It’s why church planters always seem to be able to find each other at pastors’ meetings. Their experience of jumping full speed off a cliff and hoping that somebody in the group knows how a parachute works is one that the pastor of an established church will miss (and no this doesn’t make them better, everyone is good and your objection is boring me, so go back to your office after your assistant gets you a latte from your personal espresso maker).

Blazing a trail always seems like such an exciting and sexy thing to do. When the road ends and you keep walking, people (and your own self talk) either think you are crazy or genius and the line between the two is blurry. So those who have had the unique experience also have a shared loneliness – that they can only find empathy for among others who have jumped, who have kept walking, who have made maps instead of just following them.

 

 

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2 Days with Rob Bell Part 2

This is part two of a whole series of posts I’m doing on my trip to go hear Rob Bell in February 2014. If you want, you can start at the first post.

The day that I was to fly down to Orange County my road was snowed in by an epic winter storm, unlike any seen in the Willamette Valley as long as anyone remembered. Churches all over had cancelled services and I had a 4 wheel drive truck with chains on and I was still spinning out. Thankfully Russell, who is the best Oregon winter driver I know, came to my rescue. I actually had to walk down to the main road with my luggage and meet him as he came down the ruts and drove me down to Eugene. The main roads were totally fine, but getting to them was basically impossible. Then when I was at the airport, all sorts of flights were being cancelled because of thick fog! When our plane landed it was awesome and people were clapping and stuff – this is what it is like to fly out of Eugene. When I got into PDX, we were so late I had to run to catch my connector so I didn’t get to enjoy the most beautiful carpet in the world.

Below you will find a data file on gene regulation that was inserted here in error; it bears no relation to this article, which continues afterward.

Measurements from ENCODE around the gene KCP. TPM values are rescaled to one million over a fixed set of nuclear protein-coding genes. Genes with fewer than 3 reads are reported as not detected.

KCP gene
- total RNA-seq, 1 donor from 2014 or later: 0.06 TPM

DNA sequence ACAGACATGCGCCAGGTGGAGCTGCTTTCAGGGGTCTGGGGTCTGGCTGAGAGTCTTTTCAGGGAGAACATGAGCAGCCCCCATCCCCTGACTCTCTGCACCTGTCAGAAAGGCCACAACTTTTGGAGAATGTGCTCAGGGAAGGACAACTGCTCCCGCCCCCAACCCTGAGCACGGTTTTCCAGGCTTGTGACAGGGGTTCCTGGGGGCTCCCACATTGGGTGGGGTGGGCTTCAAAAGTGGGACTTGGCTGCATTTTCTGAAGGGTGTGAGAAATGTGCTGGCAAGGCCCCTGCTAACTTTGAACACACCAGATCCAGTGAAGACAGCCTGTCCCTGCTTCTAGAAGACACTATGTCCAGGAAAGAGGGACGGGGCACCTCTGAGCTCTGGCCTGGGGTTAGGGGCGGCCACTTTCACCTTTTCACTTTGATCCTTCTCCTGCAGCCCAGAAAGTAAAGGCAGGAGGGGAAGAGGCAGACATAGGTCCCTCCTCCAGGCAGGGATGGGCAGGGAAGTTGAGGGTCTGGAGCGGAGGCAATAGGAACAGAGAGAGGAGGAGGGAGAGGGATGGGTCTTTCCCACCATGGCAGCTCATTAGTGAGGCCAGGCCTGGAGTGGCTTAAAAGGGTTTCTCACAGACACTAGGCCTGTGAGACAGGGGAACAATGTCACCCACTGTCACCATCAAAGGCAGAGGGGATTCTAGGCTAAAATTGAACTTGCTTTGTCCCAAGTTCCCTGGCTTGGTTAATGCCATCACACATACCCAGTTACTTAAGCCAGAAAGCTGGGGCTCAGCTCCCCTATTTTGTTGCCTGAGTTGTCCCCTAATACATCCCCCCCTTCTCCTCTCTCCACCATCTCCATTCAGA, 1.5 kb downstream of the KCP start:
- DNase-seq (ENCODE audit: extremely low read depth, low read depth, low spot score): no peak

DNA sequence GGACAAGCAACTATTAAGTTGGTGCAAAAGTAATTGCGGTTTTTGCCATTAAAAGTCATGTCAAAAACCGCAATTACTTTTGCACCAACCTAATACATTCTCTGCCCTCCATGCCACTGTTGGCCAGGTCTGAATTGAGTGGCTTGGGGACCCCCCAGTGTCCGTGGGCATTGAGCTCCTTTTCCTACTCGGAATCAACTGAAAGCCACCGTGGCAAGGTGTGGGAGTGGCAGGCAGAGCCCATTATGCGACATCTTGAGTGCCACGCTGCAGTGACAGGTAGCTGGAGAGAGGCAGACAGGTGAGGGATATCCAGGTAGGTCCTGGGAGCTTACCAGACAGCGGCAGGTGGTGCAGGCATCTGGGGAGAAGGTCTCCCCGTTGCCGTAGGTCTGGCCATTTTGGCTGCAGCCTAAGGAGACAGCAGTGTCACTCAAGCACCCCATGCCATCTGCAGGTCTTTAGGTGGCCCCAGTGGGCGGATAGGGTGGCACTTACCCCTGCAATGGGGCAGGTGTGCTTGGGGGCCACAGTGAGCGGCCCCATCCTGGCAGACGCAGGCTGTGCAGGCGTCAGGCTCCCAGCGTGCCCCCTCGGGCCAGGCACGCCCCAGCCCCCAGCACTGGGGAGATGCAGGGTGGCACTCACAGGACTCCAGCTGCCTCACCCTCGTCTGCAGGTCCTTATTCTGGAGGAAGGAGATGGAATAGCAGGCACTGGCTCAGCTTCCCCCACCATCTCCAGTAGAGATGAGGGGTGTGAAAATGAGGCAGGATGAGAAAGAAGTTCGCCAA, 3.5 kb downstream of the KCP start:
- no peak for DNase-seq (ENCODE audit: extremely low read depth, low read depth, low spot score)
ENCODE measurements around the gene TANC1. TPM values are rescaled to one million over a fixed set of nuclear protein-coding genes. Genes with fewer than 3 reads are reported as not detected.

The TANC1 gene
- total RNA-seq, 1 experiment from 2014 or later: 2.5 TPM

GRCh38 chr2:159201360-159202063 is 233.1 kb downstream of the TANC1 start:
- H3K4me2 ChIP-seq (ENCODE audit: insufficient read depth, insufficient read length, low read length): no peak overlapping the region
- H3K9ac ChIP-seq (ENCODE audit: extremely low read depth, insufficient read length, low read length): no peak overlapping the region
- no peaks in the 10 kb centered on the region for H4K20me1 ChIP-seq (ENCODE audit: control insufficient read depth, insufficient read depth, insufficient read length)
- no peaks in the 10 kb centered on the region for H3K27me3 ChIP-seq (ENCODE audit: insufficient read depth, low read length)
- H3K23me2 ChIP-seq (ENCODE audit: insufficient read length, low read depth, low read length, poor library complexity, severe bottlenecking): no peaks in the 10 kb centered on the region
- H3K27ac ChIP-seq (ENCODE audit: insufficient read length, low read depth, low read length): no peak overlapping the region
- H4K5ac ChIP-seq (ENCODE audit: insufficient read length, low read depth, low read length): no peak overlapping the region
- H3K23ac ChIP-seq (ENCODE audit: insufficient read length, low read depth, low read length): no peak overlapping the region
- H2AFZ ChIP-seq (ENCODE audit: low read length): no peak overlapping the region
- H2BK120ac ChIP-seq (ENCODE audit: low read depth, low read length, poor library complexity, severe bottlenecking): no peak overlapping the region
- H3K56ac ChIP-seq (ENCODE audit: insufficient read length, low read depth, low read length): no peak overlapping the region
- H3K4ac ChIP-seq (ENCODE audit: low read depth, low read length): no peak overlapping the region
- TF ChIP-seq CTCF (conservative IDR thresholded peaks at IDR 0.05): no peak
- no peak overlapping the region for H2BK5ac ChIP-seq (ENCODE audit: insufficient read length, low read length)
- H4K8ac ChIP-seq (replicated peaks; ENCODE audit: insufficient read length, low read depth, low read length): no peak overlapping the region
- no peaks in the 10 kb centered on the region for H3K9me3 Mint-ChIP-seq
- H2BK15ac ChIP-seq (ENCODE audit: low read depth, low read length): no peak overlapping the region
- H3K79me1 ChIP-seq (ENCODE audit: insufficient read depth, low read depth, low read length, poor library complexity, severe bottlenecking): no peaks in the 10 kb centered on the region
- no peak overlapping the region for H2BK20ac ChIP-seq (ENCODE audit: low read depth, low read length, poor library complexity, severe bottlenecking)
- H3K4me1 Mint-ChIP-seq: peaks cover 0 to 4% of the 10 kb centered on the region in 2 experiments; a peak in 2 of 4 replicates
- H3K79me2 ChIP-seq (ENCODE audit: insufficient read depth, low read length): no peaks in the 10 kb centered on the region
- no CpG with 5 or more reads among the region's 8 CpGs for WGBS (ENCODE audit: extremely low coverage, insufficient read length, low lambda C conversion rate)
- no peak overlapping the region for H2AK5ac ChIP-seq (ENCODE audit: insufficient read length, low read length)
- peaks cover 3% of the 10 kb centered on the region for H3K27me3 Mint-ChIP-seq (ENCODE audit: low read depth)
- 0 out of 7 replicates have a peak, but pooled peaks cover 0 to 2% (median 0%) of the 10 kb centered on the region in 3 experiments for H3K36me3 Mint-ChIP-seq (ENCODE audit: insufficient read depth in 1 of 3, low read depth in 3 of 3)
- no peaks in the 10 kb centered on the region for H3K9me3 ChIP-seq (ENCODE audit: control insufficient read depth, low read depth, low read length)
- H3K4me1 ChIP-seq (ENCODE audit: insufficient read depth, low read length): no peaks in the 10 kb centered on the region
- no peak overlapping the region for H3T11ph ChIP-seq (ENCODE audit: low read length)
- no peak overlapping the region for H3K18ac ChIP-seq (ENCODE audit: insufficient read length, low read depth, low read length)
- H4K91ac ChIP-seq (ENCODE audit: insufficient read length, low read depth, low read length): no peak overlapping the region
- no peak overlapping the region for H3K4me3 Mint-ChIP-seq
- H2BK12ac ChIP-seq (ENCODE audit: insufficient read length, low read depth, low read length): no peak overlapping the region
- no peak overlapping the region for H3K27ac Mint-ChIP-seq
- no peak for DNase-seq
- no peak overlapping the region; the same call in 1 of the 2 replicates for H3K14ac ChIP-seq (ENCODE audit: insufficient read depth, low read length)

The coolest part of my trip was after I landed in Orange County, I used a company called Lyft to get a ride from the airport to my hotel. The company is set up as an app on my phone that you use to call for a ride and a guy shows up with his car and drives you. It’s terrible for cab companies, but a riot for people who think technology can bring us together! It was cool to be able to try out because I don’t live in a big enough city to have Lyft. Considering the safety factor, I imagine it’s easier for a larger man to try it out, but the company has done a good job ensuring safety and professionalism. To get back to the airport on Wednesday, I left before Lyft was open (they went 24-7 only recently), so I used a different app called Uber. Had another great experience and got to know another stranger!

I also got to go for a run Monday morning that was simply amazing – up to the top of the hills in Laguna Beach. 1,000 feet of elevation gain in 2.5 miles! It was so rough I had to walk a bit, but the views from the park at the top of the hill were superboss.

the $12 million view

This is all preamble to an awesome two days, but it’s so much fun to be alive at such an incredible time of transition in our world. Everything we thought we knew about how to function in society is up for grabs – which is so terrifyingly awesome. There’s a lot of opposition from the structure that built the culture we live in, but to hold on to it is to deny the very spirit that built it. It’s not about staying at some kind of pinnacle, it’s all about taking the next step, going to the next level. Really, this is why I went to 2Days with Rob Bell, so, in a way, I got started before I got started.

2 Days with Rob Bell

This is part one of a whole series of posts I’m doing on my trip to go hear Rob Bell in February 2014.

The second week of February I was able to get down to Laguna Beach to attend a 2-day event with Rob Bell. It was an amazing chance to back up from the week-to-week grind and get some perspective on where we are going and what my role is in all that God is doing with The Grove. I’m going to blog about it just to process some things for myself, and put this out there for anyone who is googling the event in the future and wondering if it’s something that would be helpful for them. I’m not sure he’ll do anymore because of new Oprah-tunities that are coming Bell’s way, so this may be more for me than for the internet, but having it on my searchable blog will be helpful.